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View Poll Results: Which city should I live in (please read post)
Boston, MA 3 17.65%
Buffalo, NY 1 5.88%
Chicago, IL 7 41.18%
Cleveland, OH 2 11.76%
Minneapolis, MN 1 5.88%
New York, NY 1 5.88%
Philadelphia, PA 1 5.88%
Pittsburgh, PA 1 5.88%
Portland, OR 0 0%
Seattle, WA 0 0%
Washington, DC 0 0%
Multiple Choice Poll. Voters: 17. You may not vote on this poll

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Old 07-13-2016, 06:33 PM
 
Location: Chicago, IL
176 posts, read 89,374 times
Reputation: 130

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1. Good rail transportation. I will ride a bus if necessary occasionally, but I want to be able to get everywhere in a normal day by train. This can be light rail, commuter rail, or rapid transit rail.
2. A cold, snowy climate. I want a place with 4 seasons which is cold enough to have snow cover for an extended period of time. The colder and snowier the better. A relatively cool and short summer would also be nice.
3. I would also like to be in as large of a city as possible, although I could handle a smaller city if it had the other things I want.
4. Other things that would be nice but are not required are: relatively low cost of living, hilly terrain/mountains, central location in US, and multiple universities (all cities listed have at least a few colleges).

I posted a similar topic a few months ago but wanted to add a poll and a couple more specifications.
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Old 07-13-2016, 07:01 PM
 
556 posts, read 698,219 times
Reputation: 960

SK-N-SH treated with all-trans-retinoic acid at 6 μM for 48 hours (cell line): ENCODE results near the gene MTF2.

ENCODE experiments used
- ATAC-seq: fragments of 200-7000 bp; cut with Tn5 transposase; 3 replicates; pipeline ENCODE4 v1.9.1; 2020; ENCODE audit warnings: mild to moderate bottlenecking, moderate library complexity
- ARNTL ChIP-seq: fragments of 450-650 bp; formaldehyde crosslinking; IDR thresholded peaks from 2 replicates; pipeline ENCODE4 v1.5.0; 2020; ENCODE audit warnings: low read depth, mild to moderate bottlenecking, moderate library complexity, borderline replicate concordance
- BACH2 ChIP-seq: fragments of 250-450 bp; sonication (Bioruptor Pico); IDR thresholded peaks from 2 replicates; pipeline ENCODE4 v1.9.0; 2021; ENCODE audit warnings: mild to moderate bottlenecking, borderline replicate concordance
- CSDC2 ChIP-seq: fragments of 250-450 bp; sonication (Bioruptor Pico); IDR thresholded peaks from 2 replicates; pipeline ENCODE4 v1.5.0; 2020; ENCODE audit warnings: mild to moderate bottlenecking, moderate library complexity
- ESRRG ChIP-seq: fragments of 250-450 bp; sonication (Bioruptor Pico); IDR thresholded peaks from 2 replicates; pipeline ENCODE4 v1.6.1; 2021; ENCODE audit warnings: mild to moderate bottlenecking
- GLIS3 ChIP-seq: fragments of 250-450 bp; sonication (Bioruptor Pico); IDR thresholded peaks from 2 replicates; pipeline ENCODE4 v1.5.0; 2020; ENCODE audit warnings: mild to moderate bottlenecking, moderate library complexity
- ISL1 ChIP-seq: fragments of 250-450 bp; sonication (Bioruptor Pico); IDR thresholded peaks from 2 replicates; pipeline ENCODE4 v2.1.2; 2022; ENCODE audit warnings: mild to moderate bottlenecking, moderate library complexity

Boston:

1) One of the best heavy/light rail systems in the country, served by Amtrak (with individual routes radiating northeast, southwest and west), T commuter and T light rail services. The network has seen consistent, almost constant expansion over the past 2 decades, has big plans to grow in the future, and already runs through most major communities around the city.

2) This is a no-brainer. New England has a consistent 4 seasons, hot (but not intolerable) summers (and rarely too humid), thunderstorms, very colorful falls, harsh (but not as bad as people make it out to be) winters - sometimes it snows in feet, sometimes you get a few inches - and chilly, sudden springs.

3) While Boston itself actually has a rather small urban core (compare the city's physical dimensions to a place like San Francisco or Manhattan or Houston - the Shawmut Peninsula is puny), the metropolitan area boasts 4.8 million, making it the 10th largest in the country. Moreover, Boston in every way feels like the capital of New England itself - a hub for 6 (or 5 and a half - western Connecticut, you suck) states both culturally and physically. Even NYC in no way resembles the kind of cultural dominance over so many states in the same way Boston does. There really isn't any other city like this in the U.S. when viewed from this perspective.